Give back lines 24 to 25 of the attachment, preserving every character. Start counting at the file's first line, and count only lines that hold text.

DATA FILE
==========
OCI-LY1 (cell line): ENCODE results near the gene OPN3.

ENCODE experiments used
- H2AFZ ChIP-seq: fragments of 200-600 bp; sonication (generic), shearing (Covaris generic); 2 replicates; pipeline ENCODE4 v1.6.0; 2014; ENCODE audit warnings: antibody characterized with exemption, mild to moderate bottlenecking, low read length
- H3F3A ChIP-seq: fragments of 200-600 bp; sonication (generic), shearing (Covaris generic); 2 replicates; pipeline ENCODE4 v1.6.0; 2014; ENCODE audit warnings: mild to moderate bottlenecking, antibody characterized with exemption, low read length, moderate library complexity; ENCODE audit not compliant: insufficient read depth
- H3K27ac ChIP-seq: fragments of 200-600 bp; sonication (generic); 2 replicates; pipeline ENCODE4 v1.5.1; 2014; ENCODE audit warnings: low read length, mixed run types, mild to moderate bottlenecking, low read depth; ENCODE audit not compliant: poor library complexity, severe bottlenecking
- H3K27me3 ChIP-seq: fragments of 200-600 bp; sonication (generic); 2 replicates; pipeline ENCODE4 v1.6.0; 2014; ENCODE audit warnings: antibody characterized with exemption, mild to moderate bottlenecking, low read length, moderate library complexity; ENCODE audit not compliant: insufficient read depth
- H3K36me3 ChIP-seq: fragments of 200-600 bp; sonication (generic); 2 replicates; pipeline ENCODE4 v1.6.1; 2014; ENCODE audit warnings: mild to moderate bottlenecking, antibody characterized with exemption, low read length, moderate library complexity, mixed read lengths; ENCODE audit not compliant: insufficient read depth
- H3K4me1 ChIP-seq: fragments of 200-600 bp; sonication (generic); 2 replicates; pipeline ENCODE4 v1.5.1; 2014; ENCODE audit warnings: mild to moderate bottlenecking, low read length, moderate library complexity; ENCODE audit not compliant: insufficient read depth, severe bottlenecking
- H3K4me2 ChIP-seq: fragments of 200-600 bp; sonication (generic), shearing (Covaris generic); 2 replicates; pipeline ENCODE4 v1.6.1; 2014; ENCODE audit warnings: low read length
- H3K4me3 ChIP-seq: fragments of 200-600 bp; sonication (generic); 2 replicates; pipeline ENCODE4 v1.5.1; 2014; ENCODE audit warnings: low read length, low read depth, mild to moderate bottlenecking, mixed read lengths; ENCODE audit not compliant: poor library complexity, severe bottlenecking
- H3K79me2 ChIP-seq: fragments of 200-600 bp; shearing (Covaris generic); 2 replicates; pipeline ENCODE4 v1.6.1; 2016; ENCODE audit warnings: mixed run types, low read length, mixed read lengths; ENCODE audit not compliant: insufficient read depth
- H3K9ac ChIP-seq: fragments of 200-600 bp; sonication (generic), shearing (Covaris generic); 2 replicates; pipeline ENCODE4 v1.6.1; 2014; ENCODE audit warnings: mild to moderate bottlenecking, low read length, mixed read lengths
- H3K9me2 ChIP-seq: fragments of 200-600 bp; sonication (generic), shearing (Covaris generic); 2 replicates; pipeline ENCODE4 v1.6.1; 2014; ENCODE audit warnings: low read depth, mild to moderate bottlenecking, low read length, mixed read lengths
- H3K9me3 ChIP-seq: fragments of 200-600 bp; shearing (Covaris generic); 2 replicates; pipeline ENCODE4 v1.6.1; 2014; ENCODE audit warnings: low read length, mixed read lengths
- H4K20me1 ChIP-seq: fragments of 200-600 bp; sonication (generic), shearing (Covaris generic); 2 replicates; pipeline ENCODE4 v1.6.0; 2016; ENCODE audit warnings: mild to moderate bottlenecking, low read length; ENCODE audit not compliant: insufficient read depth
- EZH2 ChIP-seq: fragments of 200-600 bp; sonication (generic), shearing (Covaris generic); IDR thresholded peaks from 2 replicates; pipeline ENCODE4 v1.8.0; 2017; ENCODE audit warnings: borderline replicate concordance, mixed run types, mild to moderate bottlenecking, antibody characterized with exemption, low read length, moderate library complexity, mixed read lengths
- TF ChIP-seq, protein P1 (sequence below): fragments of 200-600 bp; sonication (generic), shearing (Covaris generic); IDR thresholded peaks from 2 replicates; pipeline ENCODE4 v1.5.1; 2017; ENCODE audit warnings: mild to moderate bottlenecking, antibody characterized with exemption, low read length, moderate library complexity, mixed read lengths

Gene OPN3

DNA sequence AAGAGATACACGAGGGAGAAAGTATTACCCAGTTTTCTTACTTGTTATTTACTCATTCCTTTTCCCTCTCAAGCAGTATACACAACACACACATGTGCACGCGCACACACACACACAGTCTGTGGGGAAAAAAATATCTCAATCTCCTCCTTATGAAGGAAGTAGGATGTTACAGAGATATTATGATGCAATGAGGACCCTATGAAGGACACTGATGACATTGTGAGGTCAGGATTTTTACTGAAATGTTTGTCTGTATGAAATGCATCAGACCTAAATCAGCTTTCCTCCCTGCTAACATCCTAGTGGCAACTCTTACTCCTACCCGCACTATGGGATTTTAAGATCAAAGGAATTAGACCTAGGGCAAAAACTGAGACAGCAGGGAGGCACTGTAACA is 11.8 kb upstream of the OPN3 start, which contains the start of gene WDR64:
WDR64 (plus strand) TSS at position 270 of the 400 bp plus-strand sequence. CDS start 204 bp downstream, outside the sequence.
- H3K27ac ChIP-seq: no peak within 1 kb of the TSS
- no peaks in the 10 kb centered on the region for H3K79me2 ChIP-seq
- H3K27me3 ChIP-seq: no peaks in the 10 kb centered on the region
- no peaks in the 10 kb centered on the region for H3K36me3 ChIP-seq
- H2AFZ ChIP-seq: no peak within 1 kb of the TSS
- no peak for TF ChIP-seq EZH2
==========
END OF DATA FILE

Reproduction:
- no peaks in the 10 kb centered on the region for H3K36me3 ChIP-seq
- H2AFZ ChIP-seq: no peak within 1 kb of the TSS